CESAR-P crashes after update
CESAR-P should be backward compatible from version 1.0.0 onwards. Nevertheless, if CESAR-P fails unexpectedly after a update, try following:
If you try to relaod, check if things work when you run everything from scratch
If the error messages include DatasetMetadata: delete generated SIA parameters - it might be that you switched between code versions or updated the code and format of SIA Parameter file did change
CESAR-P crashes/hangs without an error
Have a look in the worker logs in TIMESTAMP-cesar-p-logs
Use cesarp.debug_methods.run_single_bldg(…) to run only a single building without using multiprocessing pool
Can I use a *.shp file as input for the Site Vertices?
Set configuration variable MANAGER- SITE_VERTICES_FILE to point to your *.shp file. Make sure other files going along with the shape file are in the same folder. Then, CESAR-P will select the right input parser (namely cesar .geometry.shp_input_parser.py) to load the footprint vertices for your site.
Implementation reference: cesar.geometry.shp_input_parser
NOTE: you need to (manually) install geopandas. Follow the instructions in the above mentioned Python file to do so on Windows (make sure you install it to the virtual environment created by poetry if you installed CESAR-P with poetry). On Linux, you can use “poetry install -e geo” to install geopandas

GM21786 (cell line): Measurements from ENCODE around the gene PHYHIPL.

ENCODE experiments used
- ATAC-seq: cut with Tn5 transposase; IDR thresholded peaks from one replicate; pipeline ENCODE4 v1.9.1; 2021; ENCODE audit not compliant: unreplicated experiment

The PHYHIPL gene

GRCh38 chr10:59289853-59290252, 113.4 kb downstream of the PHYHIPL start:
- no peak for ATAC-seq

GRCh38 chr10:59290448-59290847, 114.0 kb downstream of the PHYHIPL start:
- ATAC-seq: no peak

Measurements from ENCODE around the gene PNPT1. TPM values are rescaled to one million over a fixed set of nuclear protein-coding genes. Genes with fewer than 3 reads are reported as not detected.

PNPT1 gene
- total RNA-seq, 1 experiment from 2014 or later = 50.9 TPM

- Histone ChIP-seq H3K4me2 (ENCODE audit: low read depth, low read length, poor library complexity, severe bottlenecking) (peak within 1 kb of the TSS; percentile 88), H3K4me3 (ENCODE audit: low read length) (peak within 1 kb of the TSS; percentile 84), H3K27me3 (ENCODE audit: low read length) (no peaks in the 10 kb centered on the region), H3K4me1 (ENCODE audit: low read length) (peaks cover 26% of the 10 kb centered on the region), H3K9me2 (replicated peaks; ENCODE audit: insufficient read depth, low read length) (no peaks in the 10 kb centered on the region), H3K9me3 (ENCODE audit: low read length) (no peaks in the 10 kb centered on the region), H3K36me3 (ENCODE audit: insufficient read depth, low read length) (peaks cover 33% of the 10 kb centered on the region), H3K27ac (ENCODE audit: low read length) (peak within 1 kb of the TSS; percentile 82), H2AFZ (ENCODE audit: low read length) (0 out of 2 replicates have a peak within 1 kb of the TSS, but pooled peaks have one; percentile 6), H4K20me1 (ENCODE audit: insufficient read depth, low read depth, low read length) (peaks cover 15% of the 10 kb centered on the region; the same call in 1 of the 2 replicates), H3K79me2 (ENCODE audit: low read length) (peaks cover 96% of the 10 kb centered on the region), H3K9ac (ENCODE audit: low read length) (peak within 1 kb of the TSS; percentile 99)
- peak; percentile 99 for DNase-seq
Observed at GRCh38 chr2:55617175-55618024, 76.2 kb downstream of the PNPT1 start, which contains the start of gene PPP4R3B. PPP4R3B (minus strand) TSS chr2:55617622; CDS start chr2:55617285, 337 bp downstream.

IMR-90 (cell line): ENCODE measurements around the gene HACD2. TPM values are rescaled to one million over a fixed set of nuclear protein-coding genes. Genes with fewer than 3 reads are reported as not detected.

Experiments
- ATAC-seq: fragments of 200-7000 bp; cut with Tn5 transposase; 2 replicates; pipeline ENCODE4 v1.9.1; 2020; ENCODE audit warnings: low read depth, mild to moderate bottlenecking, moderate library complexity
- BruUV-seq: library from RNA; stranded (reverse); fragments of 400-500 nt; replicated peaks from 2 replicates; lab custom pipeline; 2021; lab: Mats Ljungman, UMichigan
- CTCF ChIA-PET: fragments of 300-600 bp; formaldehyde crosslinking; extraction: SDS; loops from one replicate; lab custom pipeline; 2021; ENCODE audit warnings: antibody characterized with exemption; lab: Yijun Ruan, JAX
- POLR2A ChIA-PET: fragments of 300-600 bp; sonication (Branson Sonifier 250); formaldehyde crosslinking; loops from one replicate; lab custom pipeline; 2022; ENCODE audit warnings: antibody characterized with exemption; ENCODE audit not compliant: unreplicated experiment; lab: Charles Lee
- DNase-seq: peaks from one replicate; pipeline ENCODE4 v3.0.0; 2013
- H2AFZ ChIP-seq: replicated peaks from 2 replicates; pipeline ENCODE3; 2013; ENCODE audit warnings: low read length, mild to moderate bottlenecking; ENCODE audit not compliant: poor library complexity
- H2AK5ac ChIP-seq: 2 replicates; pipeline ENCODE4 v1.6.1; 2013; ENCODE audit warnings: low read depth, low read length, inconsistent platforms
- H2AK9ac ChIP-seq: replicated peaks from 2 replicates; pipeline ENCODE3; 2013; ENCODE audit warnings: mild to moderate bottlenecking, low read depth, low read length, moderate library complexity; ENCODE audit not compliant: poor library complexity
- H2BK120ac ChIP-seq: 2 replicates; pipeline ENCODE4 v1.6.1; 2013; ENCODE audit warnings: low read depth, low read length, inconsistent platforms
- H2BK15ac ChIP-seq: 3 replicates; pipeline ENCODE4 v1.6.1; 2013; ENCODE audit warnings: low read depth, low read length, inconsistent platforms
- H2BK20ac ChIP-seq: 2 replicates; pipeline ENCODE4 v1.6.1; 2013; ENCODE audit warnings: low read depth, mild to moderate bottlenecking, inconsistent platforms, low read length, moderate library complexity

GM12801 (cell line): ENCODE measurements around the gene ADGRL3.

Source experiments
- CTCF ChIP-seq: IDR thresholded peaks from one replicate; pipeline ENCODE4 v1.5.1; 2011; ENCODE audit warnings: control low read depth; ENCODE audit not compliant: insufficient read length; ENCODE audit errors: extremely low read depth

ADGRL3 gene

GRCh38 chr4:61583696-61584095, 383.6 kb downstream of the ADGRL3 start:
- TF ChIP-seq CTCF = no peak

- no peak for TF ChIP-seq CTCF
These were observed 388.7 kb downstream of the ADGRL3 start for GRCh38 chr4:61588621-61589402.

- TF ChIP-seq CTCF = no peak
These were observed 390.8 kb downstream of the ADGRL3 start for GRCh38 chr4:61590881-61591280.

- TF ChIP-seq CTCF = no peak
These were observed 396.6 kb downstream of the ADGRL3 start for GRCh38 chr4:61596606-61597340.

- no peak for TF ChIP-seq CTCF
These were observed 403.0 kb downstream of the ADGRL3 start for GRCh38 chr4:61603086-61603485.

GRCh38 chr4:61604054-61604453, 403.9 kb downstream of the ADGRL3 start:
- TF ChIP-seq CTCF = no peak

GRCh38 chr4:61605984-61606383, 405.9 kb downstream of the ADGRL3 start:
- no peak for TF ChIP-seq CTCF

How can I run CESAR-P using x Cores / running in parallel?
The SimulationManager class supports running the preparation of the IDF’s as well as running the EnergyPlus simulation on many cores. For the preparation it does not make sense to parallelize more than ~10buildings per core as loading the site vertices into memory takes quite long (depending on the size of the buildings included). To set the number of cores to be used:
MANAGER: NR_OF_PARALLEL_WORKERS: -1 # -1 means half of the available processors will be used
How do I best fix/debug tests?
After any change, make sure all the tests run through again:
if you do not expect any test fails, commit your changes to the repository, otherwise execute first locally the tests which you think might fail.
if CI pipeline failed you should get a notice per mail
if static tests failed, run flake8 and mypy locally and clean up the errors (use black to quickly clean up formatting errors). if you can’t fix a static error, you can add a “# type: ignore” comment to tell mypy to ignore that line or “# noqa: E731” to tell flake8 to ignore error 731 (or whatever it is in your case) on a certain line
if a unit test failed, the easiest is to re-run this test locally. often it is handy to comment the line deleting test-outputs after the test-function finished to be able to compare side-by-side test result and expected results. look out for a line with “shutil.rmtree”, most often placed in a tetfixture mehtod
in your IDE, e.g. VisualCode, you can also debug the test which might be handy to figure out what is going wrong